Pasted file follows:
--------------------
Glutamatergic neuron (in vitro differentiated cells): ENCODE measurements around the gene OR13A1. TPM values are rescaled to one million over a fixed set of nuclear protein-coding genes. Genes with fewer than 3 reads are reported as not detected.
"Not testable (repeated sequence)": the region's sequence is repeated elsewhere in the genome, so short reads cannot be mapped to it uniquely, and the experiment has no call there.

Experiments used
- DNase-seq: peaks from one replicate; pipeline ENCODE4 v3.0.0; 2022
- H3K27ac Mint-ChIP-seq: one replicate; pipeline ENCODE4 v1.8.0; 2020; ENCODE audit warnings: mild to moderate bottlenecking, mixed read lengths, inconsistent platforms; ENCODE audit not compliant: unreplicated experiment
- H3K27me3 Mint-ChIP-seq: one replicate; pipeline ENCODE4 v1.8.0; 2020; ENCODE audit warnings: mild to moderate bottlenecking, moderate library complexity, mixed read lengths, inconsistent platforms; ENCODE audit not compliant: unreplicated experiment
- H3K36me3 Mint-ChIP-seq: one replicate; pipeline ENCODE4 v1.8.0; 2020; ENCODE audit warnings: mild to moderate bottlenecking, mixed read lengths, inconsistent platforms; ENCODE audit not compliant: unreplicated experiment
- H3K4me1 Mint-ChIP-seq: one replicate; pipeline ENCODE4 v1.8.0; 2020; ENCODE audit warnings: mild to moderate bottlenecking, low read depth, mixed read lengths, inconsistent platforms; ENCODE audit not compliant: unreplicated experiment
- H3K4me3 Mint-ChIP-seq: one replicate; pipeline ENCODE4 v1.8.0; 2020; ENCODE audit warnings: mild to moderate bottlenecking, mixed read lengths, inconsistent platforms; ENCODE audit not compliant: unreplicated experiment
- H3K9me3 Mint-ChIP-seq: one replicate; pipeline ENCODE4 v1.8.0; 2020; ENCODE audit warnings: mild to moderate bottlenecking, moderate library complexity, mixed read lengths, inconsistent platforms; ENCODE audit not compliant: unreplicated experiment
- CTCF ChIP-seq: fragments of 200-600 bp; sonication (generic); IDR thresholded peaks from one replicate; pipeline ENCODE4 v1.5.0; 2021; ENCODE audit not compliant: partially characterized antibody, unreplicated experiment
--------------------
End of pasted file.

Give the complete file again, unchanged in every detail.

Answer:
Glutamatergic neuron (in vitro differentiated cells): ENCODE measurements around the gene OR13A1. TPM values are rescaled to one million over a fixed set of nuclear protein-coding genes. Genes with fewer than 3 reads are reported as not detected.
"Not testable (repeated sequence)": the region's sequence is repeated elsewhere in the genome, so short reads cannot be mapped to it uniquely, and the experiment has no call there.

Experiments used
- DNase-seq: peaks from one replicate; pipeline ENCODE4 v3.0.0; 2022
- H3K27ac Mint-ChIP-seq: one replicate; pipeline ENCODE4 v1.8.0; 2020; ENCODE audit warnings: mild to moderate bottlenecking, mixed read lengths, inconsistent platforms; ENCODE audit not compliant: unreplicated experiment
- H3K27me3 Mint-ChIP-seq: one replicate; pipeline ENCODE4 v1.8.0; 2020; ENCODE audit warnings: mild to moderate bottlenecking, moderate library complexity, mixed read lengths, inconsistent platforms; ENCODE audit not compliant: unreplicated experiment
- H3K36me3 Mint-ChIP-seq: one replicate; pipeline ENCODE4 v1.8.0; 2020; ENCODE audit warnings: mild to moderate bottlenecking, mixed read lengths, inconsistent platforms; ENCODE audit not compliant: unreplicated experiment
- H3K4me1 Mint-ChIP-seq: one replicate; pipeline ENCODE4 v1.8.0; 2020; ENCODE audit warnings: mild to moderate bottlenecking, low read depth, mixed read lengths, inconsistent platforms; ENCODE audit not compliant: unreplicated experiment
- H3K4me3 Mint-ChIP-seq: one replicate; pipeline ENCODE4 v1.8.0; 2020; ENCODE audit warnings: mild to moderate bottlenecking, mixed read lengths, inconsistent platforms; ENCODE audit not compliant: unreplicated experiment
- H3K9me3 Mint-ChIP-seq: one replicate; pipeline ENCODE4 v1.8.0; 2020; ENCODE audit warnings: mild to moderate bottlenecking, moderate library complexity, mixed read lengths, inconsistent platforms; ENCODE audit not compliant: unreplicated experiment
- CTCF ChIP-seq: fragments of 200-600 bp; sonication (generic); IDR thresholded peaks from one replicate; pipeline ENCODE4 v1.5.0; 2021; ENCODE audit not compliant: partially characterized antibody, unreplicated experiment